Unitaid Chair welcomes amendment to IP rules to ease access of poor countries to medicines

GENEVA, 26 January – Unitaid’s Chair Celso Amorim strongly welcomed an amendment to World Trade Organization (WTO) rules on intellectual property rights that seeks to ease access by poorer WTO member countries to affordable generic medicines.

The number of WTO members which have ratified the amendment this week reached a two-thirds threshold needed to formally incorporate it into the agreement on Trade-related Aspects of Intellectual Property Rights (TRIPS).

The amendment empowers developing and least developed countries lacking sufficient domestic capacity to produce generic drugs to seek such medicines for their own use from third countries under compulsory licensing arrangements.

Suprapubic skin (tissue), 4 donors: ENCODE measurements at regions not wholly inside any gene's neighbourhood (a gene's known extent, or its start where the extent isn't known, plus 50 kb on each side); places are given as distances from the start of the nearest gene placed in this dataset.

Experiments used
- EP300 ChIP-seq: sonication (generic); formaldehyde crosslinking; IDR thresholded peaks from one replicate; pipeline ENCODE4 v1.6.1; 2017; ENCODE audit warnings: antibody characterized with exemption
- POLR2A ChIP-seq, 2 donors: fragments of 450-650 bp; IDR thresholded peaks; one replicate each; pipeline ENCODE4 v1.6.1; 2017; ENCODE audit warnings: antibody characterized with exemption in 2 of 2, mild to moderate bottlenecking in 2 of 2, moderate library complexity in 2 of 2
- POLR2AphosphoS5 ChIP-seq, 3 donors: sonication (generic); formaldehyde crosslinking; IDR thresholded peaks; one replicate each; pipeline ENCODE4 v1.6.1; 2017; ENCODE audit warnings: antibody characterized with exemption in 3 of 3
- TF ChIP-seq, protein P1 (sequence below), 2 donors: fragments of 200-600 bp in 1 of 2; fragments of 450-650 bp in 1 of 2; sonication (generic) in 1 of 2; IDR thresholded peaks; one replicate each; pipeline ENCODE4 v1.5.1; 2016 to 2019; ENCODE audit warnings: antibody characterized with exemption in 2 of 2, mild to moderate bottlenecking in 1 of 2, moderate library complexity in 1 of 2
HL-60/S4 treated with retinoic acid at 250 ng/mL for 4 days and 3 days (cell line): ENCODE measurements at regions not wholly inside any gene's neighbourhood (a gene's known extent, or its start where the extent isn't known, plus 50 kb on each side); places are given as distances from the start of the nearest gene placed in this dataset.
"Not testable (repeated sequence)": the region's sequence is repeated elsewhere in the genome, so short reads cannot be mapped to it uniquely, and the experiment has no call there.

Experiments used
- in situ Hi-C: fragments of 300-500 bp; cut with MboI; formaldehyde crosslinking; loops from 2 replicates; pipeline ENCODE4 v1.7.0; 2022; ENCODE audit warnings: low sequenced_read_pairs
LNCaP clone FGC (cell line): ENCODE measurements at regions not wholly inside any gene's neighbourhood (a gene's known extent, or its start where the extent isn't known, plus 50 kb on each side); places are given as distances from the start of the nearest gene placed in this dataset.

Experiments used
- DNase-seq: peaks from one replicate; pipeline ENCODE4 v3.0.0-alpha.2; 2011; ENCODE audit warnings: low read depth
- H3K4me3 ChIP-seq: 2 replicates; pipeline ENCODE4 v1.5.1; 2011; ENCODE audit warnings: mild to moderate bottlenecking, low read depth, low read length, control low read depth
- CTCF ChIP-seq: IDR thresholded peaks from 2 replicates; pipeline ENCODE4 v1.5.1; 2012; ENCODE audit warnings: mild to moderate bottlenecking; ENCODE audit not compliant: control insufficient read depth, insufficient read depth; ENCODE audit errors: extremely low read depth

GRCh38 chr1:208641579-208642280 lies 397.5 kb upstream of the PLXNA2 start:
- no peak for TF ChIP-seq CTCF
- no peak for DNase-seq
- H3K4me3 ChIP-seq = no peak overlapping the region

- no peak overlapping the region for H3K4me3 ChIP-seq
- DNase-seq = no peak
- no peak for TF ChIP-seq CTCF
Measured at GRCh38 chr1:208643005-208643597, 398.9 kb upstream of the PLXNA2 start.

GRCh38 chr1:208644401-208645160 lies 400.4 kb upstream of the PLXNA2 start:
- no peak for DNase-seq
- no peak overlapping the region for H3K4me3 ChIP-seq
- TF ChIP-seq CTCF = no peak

“This new and decisive step will be of great help in facilitating access to medicines for poor populations around the world, thus fulfilling one of the major objectives of the recent UN Secretary General's High Level Panel on the subject,” said Mr Amorim.

Mr Amorim was involved in several steps in the process culminating in the approval of the amendment, particularly with negotiations that led to the Doha Declaration on TRIPS and Public Health in 2001 and the talks that preceded the WTO General Council decision in 2003.

Unitaid, under the provisions of its constitution, supports the use by countries of compulsory licensing or other flexibilities consistent with TRIPS. Following the resolution adopted by UNITAID's Executive Board last December, a call for proposals in this area will be launched in the coming weeks.